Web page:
Each year, an estimated 5 million students experience chronic and catastrophic disruptions to their education. These include incarceration, homelessness, pregnancy, relocation of military families, migrant and refugee experiences, and foster care, and often no one is meaningfully accountable for their educational success while they are going through it.

The supports that community organizations and social service agencies provide, such as access to housing, health care, education opportunities, life skill development, and remediation, are crucial. But if they happen in silos across different agencies, they are not only inefficient; they also increase the chaos already at-risk students are facing.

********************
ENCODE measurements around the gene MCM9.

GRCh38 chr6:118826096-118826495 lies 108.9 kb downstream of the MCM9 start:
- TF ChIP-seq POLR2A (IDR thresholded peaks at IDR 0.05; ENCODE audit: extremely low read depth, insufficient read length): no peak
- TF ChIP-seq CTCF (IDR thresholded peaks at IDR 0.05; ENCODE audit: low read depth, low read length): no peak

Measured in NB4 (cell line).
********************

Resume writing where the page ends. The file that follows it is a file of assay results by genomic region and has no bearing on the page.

Thoughtfully creating coherent systems of support that enable all students to graduate from high school prepared to enter college or the workforce requires a wholesale rethinking of the ways in which education and social service agencies interact with one another, with the children in their care, and with families and caregivers.

We must evaluate how programs are designed, how policies are implemented, how data are stored and accessed, and how funds are distributed — with an eye toward facilitating long-term durable success for the child, rather than myopically fulfilling the missions of individual agencies.

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